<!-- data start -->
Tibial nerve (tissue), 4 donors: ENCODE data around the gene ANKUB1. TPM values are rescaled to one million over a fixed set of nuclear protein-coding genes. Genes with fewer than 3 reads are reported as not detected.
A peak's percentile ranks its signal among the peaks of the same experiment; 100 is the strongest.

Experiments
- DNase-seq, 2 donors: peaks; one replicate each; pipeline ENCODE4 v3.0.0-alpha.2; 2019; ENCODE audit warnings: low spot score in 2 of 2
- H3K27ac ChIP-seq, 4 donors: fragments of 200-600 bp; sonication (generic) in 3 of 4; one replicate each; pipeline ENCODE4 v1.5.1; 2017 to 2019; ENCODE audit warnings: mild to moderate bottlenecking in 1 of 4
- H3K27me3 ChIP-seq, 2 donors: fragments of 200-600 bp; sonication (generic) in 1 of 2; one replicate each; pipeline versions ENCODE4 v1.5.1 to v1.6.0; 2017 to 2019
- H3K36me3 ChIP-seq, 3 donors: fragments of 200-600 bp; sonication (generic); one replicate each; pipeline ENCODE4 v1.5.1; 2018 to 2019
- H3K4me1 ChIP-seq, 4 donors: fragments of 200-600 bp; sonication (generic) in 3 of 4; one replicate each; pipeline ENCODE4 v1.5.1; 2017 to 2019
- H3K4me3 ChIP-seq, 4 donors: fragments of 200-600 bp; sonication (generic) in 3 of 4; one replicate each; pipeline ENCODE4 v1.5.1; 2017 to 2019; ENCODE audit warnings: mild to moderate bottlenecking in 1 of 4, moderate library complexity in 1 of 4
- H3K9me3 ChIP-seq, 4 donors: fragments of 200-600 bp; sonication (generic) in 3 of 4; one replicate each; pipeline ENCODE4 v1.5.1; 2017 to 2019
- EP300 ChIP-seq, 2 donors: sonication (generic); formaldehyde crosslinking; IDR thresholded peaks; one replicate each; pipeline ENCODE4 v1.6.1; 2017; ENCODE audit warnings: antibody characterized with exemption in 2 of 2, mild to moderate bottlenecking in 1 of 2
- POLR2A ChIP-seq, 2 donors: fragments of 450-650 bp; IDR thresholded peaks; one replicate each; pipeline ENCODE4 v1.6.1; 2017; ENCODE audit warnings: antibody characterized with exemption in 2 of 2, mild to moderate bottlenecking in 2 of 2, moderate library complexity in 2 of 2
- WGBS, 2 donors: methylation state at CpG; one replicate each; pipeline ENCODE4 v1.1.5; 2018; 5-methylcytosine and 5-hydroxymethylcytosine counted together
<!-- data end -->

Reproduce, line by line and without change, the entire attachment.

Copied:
Tibial nerve (tissue), 4 donors: ENCODE data around the gene ANKUB1. TPM values are rescaled to one million over a fixed set of nuclear protein-coding genes. Genes with fewer than 3 reads are reported as not detected.
A peak's percentile ranks its signal among the peaks of the same experiment; 100 is the strongest.

Experiments
- DNase-seq, 2 donors: peaks; one replicate each; pipeline ENCODE4 v3.0.0-alpha.2; 2019; ENCODE audit warnings: low spot score in 2 of 2
- H3K27ac ChIP-seq, 4 donors: fragments of 200-600 bp; sonication (generic) in 3 of 4; one replicate each; pipeline ENCODE4 v1.5.1; 2017 to 2019; ENCODE audit warnings: mild to moderate bottlenecking in 1 of 4
- H3K27me3 ChIP-seq, 2 donors: fragments of 200-600 bp; sonication (generic) in 1 of 2; one replicate each; pipeline versions ENCODE4 v1.5.1 to v1.6.0; 2017 to 2019
- H3K36me3 ChIP-seq, 3 donors: fragments of 200-600 bp; sonication (generic); one replicate each; pipeline ENCODE4 v1.5.1; 2018 to 2019
- H3K4me1 ChIP-seq, 4 donors: fragments of 200-600 bp; sonication (generic) in 3 of 4; one replicate each; pipeline ENCODE4 v1.5.1; 2017 to 2019
- H3K4me3 ChIP-seq, 4 donors: fragments of 200-600 bp; sonication (generic) in 3 of 4; one replicate each; pipeline ENCODE4 v1.5.1; 2017 to 2019; ENCODE audit warnings: mild to moderate bottlenecking in 1 of 4, moderate library complexity in 1 of 4
- H3K9me3 ChIP-seq, 4 donors: fragments of 200-600 bp; sonication (generic) in 3 of 4; one replicate each; pipeline ENCODE4 v1.5.1; 2017 to 2019
- EP300 ChIP-seq, 2 donors: sonication (generic); formaldehyde crosslinking; IDR thresholded peaks; one replicate each; pipeline ENCODE4 v1.6.1; 2017; ENCODE audit warnings: antibody characterized with exemption in 2 of 2, mild to moderate bottlenecking in 1 of 2
- POLR2A ChIP-seq, 2 donors: fragments of 450-650 bp; IDR thresholded peaks; one replicate each; pipeline ENCODE4 v1.6.1; 2017; ENCODE audit warnings: antibody characterized with exemption in 2 of 2, mild to moderate bottlenecking in 2 of 2, moderate library complexity in 2 of 2
- WGBS, 2 donors: methylation state at CpG; one replicate each; pipeline ENCODE4 v1.1.5; 2018; 5-methylcytosine and 5-hydroxymethylcytosine counted together